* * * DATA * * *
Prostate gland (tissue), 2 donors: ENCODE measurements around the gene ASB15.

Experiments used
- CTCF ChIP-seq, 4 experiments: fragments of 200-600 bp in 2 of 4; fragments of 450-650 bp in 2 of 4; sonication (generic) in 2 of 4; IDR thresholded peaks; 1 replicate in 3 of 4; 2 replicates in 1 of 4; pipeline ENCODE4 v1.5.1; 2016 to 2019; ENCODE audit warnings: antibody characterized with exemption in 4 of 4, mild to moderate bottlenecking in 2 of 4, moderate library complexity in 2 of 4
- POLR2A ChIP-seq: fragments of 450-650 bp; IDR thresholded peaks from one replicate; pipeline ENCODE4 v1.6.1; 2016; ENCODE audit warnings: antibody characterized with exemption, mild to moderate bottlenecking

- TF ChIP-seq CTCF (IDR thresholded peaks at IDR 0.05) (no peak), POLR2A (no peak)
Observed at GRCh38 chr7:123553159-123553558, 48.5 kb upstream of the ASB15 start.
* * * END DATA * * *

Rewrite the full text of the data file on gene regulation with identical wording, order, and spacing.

Prostate gland (tissue), 2 donors: ENCODE measurements around the gene ASB15.

Experiments used
- CTCF ChIP-seq, 4 experiments: fragments of 200-600 bp in 2 of 4; fragments of 450-650 bp in 2 of 4; sonication (generic) in 2 of 4; IDR thresholded peaks; 1 replicate in 3 of 4; 2 replicates in 1 of 4; pipeline ENCODE4 v1.5.1; 2016 to 2019; ENCODE audit warnings: antibody characterized with exemption in 4 of 4, mild to moderate bottlenecking in 2 of 4, moderate library complexity in 2 of 4
- POLR2A ChIP-seq: fragments of 450-650 bp; IDR thresholded peaks from one replicate; pipeline ENCODE4 v1.6.1; 2016; ENCODE audit warnings: antibody characterized with exemption, mild to moderate bottlenecking

- TF ChIP-seq CTCF (IDR thresholded peaks at IDR 0.05) (no peak), POLR2A (no peak)
Observed at GRCh38 chr7:123553159-123553558, 48.5 kb upstream of the ASB15 start.